Jerrod Mustaf Net Worth

Jerrod Mustaf has dedicated much of his free time away from basketball to helping young people, as well as building multiple businesses such as a bookstore.

He speaks in a low, rolling voice and easily shifts topics of conversation. However, he remains an individual of many contradictions.

Early Life and Education

Jerrod Mustaf has become known not only as an outstanding basketball player at DeMatha High School in Hyattsville but also for his two seasons with the Phoenix Suns of the National Basketball Association (NBA). Beyond sports, however, Jerrod stands out as more than just an athlete. He’s become known as an upstanding businessperson, family man and advocate for social responsibility issues.

Mustaf, who is black, initially agreed to an interview but later declined. Additionally, his attorney Michael Statham declined to provide further comment.

Mustaf was raised in Whiteville, North Carolina by both his mother and father and is the founder of Overtime Elite Academy – an international basketball academy for youth from various parts of the world – as well as head coach of Team Bias – an honoring former University of Maryland star Len Bias who passed away.

Professional Career

Mustaf has maintained an ethical character despite his past with women. He coaches basketball at an AAU organization in Mitchellville and serves as president of the Street Basketball Association based out of Washington.

As executive director of Take Charge Juvenile Diversion Program and founder/head basketball coach for Take Charge Pride AAU organization. Furthermore, he serves as sports ambassador for Gambia while being professional NBA blogger for Supersport/Multivision.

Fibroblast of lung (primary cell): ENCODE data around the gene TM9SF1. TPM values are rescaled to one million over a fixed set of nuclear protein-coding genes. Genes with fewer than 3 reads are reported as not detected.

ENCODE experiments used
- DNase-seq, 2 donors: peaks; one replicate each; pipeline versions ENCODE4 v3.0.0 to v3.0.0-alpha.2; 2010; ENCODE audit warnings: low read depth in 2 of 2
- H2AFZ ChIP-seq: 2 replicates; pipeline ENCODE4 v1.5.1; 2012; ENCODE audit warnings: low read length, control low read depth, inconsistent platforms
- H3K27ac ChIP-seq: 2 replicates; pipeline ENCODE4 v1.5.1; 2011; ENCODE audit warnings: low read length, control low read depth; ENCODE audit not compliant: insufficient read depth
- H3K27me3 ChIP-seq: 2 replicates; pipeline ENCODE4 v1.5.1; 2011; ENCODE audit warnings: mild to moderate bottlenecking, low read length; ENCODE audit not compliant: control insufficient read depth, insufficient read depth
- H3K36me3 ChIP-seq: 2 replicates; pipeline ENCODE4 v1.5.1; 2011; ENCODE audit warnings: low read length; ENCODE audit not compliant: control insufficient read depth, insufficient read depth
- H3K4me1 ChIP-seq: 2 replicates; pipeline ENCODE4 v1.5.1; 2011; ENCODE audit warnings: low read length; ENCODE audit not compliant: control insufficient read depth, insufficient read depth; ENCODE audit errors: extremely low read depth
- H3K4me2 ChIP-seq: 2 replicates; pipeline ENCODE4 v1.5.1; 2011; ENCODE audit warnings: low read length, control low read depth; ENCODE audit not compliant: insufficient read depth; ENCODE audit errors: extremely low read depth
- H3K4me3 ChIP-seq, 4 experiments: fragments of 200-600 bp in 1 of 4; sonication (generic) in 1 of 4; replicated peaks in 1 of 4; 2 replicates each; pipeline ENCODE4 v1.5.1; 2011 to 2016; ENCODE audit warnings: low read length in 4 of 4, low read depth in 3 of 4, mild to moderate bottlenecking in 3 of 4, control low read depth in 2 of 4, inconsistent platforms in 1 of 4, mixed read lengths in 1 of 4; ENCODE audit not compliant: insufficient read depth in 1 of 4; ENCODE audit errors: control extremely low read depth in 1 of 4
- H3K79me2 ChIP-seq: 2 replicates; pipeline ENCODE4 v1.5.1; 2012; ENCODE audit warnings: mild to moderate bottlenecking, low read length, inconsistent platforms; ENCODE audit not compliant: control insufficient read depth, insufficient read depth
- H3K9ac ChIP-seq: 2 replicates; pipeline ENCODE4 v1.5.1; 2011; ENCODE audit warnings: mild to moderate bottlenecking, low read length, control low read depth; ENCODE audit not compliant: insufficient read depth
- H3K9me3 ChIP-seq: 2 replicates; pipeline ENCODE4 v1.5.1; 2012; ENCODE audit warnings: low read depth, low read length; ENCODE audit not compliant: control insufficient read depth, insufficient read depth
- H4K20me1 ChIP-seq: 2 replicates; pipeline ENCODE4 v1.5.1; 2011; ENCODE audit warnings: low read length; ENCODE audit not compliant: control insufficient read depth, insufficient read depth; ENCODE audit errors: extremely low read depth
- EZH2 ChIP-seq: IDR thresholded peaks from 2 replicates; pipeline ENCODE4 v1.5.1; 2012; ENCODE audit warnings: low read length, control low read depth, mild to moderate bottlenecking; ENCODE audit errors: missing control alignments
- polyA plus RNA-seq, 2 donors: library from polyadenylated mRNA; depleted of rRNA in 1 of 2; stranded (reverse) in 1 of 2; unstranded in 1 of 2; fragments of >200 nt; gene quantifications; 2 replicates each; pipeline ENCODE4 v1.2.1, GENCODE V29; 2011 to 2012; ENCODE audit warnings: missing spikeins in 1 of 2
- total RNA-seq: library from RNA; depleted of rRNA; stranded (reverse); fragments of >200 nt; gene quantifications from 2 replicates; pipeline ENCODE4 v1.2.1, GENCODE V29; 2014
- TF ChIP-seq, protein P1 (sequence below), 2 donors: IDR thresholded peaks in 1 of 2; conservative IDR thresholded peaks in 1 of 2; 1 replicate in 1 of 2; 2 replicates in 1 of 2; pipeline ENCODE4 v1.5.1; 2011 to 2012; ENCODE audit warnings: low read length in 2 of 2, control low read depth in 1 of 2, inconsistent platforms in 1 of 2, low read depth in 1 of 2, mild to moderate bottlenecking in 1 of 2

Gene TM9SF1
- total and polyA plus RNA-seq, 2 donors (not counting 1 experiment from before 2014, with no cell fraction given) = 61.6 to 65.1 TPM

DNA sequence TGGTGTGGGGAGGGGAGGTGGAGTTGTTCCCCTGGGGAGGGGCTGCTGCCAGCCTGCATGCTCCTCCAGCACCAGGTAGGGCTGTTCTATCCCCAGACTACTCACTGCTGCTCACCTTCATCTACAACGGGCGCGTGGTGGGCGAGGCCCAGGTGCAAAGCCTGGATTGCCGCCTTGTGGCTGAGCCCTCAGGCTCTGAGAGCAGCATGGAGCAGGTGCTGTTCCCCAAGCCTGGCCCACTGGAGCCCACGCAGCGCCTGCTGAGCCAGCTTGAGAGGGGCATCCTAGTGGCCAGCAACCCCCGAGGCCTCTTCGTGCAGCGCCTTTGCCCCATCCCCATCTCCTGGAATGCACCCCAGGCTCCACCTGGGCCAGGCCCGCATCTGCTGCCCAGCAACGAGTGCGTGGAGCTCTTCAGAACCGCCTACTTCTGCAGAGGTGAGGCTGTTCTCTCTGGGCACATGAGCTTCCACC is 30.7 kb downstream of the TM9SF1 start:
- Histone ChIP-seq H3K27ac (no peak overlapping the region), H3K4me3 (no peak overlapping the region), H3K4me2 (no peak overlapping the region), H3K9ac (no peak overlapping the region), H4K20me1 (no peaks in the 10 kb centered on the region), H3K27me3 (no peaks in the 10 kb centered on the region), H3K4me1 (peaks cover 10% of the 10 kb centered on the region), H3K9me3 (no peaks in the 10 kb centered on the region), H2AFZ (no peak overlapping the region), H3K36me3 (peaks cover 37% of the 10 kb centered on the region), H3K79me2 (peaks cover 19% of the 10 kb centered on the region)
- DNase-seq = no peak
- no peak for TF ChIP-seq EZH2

Mustaf played for both the New York Knicks and Phoenix Suns during his NBA career from 1990-1994. Born in Whiteville, North Carolina and selected as an early first round draftee (17th overall pick in 1990 NBA Draft), Mustaf earned 17th pick out of 173rd overall drafted in first round draft of 1990.

Achievement and Honors

Jerrod Mustaf has an easygoing voice that smoothly glides between subjects. His opinions range from the inherent unfairness of mandatory minimum sentences to sanctuary cities; his tone is friendly and engaging – any nonprofit would benefit greatly from having him on its side as its front-facing figure.

He learned his activism from his father, Shaar. Taking advantage of leverage himself, Shaar taught Jerrod how to become an activist and Black Panther himself; since then he has used this skill set in helping children and young black men through founding organizations such as Maryland Street Basketball Association and Take Charge Juvenile Diversion Program.

He is also the coach of Team Bias, a group of high school players named after Len Bias who died in an accident that was believed to be drug related. Team Bias competes in tournaments to attract college scouts.

Personal Life

Mustaf’s life story could be told with one sentence: after leading an unpredictable life with women, he found solace and decided to lead a life dedicated to community service and youth from inner cities.

Prosecutors led by K.C. Scull – who oversaw numerous high-profile cases like the Buddhist temple murders – were not buying it and were planning to call Hayes’ cousin Levonnie Wooten as a witness in court proceedings.

Mustaf is known for his easygoing manner and flowing dialogue on issues from mandatory minimum sentences’ inherent injustice to sanctuary cities’ benefits. A versatile conversationalist, Mustaf serves as CEO of US Elite Basketball and executive director of Take Charge Program – two nonprofits established by his father in 1990 to aid disenfranchised youth outside Washington, DC.

Net Worth

Jerrod Mustaf was short on NBA experience but made quite an impression during that short tenure. His foundation Take Charge now serves tens of thousands of children each year and the death of his father only reinforced his determination to lead within the black community.

Team Bias, named in honor of Len Bias, travels to tournaments and exposes players to college scouts.

In 1998, Mustaf reached an agreement to settle a civil suit filed by Althea Hayes’ family against him for her death. Additionally, Mustaf has fallen into financial difficulty; being arrested for marijuana possession, filing bankruptcy and losing court cases were just some of his travails; as was fighting with girlfriend over money issues. It’s rare for both prosecutor and defense teams to agree on how a murder occurred – as this often creates tension within both teams.

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